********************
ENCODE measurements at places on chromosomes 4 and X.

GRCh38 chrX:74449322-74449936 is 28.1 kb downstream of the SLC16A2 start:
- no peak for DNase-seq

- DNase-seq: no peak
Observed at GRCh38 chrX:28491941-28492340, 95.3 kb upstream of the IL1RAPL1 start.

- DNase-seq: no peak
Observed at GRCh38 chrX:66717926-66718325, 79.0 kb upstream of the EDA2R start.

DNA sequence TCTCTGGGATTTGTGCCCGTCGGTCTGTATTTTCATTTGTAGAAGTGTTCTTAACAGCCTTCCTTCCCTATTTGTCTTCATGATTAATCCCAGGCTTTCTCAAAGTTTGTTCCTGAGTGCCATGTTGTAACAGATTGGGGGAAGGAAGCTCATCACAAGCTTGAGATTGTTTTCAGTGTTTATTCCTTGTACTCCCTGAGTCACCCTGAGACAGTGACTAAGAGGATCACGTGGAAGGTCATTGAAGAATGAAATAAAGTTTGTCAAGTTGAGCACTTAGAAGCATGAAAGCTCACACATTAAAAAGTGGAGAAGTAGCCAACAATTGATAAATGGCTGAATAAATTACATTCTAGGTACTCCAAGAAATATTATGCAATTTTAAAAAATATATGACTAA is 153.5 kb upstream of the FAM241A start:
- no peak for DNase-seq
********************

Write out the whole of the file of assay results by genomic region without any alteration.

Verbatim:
ENCODE measurements at places on chromosomes 4 and X.

GRCh38 chrX:74449322-74449936 is 28.1 kb downstream of the SLC16A2 start:
- no peak for DNase-seq

- DNase-seq: no peak
Observed at GRCh38 chrX:28491941-28492340, 95.3 kb upstream of the IL1RAPL1 start.

- DNase-seq: no peak
Observed at GRCh38 chrX:66717926-66718325, 79.0 kb upstream of the EDA2R start.

DNA sequence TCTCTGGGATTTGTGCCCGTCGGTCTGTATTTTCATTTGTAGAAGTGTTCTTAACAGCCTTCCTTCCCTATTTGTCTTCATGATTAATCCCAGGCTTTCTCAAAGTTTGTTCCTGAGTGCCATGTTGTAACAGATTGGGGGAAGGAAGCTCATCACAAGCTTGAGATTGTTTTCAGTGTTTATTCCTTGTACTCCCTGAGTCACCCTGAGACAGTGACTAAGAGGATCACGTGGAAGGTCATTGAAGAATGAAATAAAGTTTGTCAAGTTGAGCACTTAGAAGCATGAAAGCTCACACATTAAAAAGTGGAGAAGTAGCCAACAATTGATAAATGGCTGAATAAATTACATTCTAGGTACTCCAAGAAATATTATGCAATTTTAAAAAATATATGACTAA is 153.5 kb upstream of the FAM241A start:
- no peak for DNase-seq